Dance Like An Egyptian
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As part of our Eclectic Egypt series, our guide Mohamed El Babi shows us the lesser known sides of Egypt.
“The beauty here is that all boundaries and walls that have been built inside us from our cultures, traditions and ideologies, fall apart on the dance floor.”
Each and every one of us has his or her own way of having fun and expressing their feelings; letting out their energy positive or negative; letting out whatever they feel or want to say. Some would express or let out these feelings through sports, others through singing, drawing, writing, and the list goes on and on endlessly.
One of the most important forms of having fun, expressing your feelings or letting out whatever you feel is dancing. This magical gift through which we can let out all our thoughts, feelings and most inner secrets. It is the translation of rhythm and beat into moves and steps.
There’s a wide variety of dances according to origins, music genres, and styles. Some dance can be solo, with a partner or even in a group. One of the most exciting dance genres is Latin dancing, which in turn has a lot of sub-categories underneath; like salsa, bachata, merengue, cha cha, samba, etc.
In Egypt, we do love dancing in general. And as a part of the Middle East we are famous for the belly dancing. However, during the end of the last century Latin dancing has been growing more and more. I don’t know when was the first time Latin dancing was introduced in Egypt, but watching old Egyptian movies with dances with Latin flavour in them, I can tell that it was there here long ago.
In Egypt, we have many dancing schools and academies, in addition to various instructors. The most famous Latin dances in Egypt are Salsa, Bachata and Merengue. Tango has also been growing and spreading more and more. Cha Cha? I’d say it comes after. There’s also Kizomba that was introduced in Egypt like 4 or 5 years ago. Kizomba is an African dance – it’s beautiful, really beautiful. Along with it came semba and zouk. I have to say that Kizomba is spreading all over the globe like fire in the woods.
Image Credit: Ismail Elhalawany
We have (almost) daily parties. Some parties are dedicated to a certain Latin genre, others mix between all genres. In addition to that, sometimes we have big Latin events that gather all Latin dancers and enthusiasts in Egypt. The biggest dancing event we have in Egypt is the Afrolatin dance festival whose 4th version was last October. It is an international festival with instructors and dancers from all over the world who come to Egypt to enjoy its beauty while dancing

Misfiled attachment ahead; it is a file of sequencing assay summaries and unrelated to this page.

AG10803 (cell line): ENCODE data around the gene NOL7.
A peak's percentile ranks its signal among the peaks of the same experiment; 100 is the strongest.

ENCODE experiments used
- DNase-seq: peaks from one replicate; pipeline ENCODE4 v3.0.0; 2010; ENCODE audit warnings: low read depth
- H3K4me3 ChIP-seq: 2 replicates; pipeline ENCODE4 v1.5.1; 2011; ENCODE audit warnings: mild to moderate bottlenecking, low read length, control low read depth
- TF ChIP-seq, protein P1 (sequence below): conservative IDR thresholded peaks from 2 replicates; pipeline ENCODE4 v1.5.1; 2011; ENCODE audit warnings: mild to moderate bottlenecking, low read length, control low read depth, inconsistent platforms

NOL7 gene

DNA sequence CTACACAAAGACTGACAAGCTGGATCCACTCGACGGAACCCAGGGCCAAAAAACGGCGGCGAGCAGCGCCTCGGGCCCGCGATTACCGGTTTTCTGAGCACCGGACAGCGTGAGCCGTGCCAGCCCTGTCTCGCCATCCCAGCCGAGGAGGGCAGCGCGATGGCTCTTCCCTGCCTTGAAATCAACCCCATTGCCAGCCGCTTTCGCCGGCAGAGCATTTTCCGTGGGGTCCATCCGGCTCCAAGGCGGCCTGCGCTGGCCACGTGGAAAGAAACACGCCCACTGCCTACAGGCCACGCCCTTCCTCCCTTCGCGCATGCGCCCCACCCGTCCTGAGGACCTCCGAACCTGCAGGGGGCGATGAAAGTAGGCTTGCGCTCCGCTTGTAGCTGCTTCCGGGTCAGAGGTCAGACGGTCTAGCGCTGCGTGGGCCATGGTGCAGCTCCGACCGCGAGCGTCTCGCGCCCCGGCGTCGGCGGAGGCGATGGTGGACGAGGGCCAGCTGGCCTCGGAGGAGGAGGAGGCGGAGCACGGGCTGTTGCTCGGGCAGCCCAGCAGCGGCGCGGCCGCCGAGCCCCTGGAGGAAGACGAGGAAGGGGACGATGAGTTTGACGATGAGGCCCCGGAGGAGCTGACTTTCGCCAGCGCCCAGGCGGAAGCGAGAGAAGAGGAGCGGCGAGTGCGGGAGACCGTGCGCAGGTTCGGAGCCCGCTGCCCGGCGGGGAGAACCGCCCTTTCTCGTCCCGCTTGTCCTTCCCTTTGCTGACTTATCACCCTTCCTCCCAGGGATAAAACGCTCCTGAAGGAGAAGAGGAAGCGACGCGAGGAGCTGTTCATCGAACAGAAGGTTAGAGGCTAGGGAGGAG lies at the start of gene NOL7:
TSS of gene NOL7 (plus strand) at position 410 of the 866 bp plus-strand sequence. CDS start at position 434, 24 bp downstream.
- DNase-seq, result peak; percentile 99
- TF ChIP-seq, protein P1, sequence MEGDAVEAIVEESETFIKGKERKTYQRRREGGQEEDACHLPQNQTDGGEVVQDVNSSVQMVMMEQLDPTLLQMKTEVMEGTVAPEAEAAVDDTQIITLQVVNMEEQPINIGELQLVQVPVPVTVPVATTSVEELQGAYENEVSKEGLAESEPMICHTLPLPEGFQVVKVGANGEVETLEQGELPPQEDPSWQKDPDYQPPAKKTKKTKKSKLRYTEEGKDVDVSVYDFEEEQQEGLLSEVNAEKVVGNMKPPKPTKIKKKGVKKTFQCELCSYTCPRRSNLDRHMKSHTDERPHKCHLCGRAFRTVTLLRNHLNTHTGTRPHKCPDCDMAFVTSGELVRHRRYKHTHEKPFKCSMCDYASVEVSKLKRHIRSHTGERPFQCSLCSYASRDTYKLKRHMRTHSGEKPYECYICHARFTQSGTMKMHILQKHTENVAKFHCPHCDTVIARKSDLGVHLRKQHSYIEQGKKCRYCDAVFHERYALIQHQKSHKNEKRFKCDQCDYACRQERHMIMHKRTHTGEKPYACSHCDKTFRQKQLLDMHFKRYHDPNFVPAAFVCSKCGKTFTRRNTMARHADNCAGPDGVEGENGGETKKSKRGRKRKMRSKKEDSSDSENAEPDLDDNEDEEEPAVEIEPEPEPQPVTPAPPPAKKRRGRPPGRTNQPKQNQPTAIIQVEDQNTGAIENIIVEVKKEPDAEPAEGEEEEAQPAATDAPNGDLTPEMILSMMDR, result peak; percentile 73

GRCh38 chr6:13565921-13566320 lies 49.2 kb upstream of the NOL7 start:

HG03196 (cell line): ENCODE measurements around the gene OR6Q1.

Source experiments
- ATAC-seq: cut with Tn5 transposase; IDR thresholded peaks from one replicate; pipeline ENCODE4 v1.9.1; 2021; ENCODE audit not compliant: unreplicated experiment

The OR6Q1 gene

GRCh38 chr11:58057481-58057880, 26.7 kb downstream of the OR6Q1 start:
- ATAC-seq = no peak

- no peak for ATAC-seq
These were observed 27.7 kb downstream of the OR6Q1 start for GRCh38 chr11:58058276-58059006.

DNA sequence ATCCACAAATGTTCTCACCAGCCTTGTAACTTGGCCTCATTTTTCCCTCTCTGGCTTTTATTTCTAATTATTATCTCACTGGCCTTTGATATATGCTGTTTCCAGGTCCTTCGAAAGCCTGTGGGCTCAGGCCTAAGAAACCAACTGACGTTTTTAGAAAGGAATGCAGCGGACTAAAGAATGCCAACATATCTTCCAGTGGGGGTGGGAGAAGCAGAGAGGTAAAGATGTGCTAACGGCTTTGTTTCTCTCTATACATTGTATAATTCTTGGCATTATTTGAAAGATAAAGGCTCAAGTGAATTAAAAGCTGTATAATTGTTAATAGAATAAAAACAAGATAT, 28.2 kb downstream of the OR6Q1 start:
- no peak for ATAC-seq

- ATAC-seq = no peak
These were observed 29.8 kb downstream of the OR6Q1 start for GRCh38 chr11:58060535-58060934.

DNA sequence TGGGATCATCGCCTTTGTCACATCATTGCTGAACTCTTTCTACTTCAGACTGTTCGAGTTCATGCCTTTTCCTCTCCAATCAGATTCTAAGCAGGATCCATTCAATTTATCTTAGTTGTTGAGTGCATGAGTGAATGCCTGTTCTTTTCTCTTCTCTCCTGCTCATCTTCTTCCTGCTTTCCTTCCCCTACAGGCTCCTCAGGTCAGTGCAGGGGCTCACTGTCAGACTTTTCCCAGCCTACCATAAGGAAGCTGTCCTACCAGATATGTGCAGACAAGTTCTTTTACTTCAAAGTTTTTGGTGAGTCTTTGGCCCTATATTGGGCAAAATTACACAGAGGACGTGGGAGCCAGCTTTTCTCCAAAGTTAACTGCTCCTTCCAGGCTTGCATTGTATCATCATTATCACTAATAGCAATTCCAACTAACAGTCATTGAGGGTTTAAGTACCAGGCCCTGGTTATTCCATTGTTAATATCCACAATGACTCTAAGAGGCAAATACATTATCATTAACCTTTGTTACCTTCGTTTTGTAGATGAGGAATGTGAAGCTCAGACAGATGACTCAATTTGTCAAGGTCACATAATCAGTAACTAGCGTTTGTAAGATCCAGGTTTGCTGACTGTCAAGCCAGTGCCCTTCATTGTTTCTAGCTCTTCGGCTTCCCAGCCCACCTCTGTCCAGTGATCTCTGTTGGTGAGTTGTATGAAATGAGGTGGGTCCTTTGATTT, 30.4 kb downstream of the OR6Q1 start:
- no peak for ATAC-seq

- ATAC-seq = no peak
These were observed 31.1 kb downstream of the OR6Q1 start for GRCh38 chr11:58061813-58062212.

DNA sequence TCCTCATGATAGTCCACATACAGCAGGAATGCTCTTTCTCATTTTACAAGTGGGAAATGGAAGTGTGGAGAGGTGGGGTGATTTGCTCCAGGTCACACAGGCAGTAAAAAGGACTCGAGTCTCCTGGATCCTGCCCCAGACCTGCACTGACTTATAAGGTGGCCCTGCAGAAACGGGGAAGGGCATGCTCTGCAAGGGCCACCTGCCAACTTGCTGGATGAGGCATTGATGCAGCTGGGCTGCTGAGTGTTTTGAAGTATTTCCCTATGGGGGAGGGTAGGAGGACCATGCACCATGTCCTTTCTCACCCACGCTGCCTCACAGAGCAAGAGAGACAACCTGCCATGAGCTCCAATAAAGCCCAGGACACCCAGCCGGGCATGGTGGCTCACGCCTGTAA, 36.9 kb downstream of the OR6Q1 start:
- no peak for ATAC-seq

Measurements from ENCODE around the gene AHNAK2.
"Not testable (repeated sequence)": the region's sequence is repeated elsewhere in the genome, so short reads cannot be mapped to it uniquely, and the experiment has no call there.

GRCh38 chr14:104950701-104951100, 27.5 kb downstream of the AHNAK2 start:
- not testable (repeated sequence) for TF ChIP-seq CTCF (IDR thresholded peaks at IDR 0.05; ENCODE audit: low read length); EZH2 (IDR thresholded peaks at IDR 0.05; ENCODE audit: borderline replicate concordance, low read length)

The beauty of Latin dancing comes from the fact that no matter who you are; man, woman, old, young, tall, short, fat, slim, black, latin, white, muslim, Christian, etc, you will be one with your partner. This beautiful chemistry that ignites and glows between you and your partner, this spiritual sensual connection. Sometimes you would even dance a beautiful dance with someone, you smile and walk apart after the dance and may never meet again. The beauty here is that all boundaries and walls that have been built inside us from our cultures, traditions and ideologies, fall apart on the dance floor.
In Egypt, the Latin community is growing more and more every day. However, it is not easy for us Egyptians to be dancers. Somehow the society criticizes the fact that a male and female are dancing together and sometimes in a close position. They don’t see the fun behind dancing, the sensual relief, the spiritual relief you get when you dance. I mean, Latin music is fun, sensual and beautiful, thus dancing to it is just beyond any description. But still, we follow our passion and love for dancing. We share it together and we try to aware others from outside the community what it is all about.
Finally, I’d say that a person needs to find a passion, a relief, something to love and be happy doing it. Sometimes we are quite lost deciding or knowing what we really love, but you will never know until you try. For me, I found it… it’s when I move with my partner to those beats the dj spins.
Mohamed El Babi is a writer and Flint contributor based in Cairo, Egypt.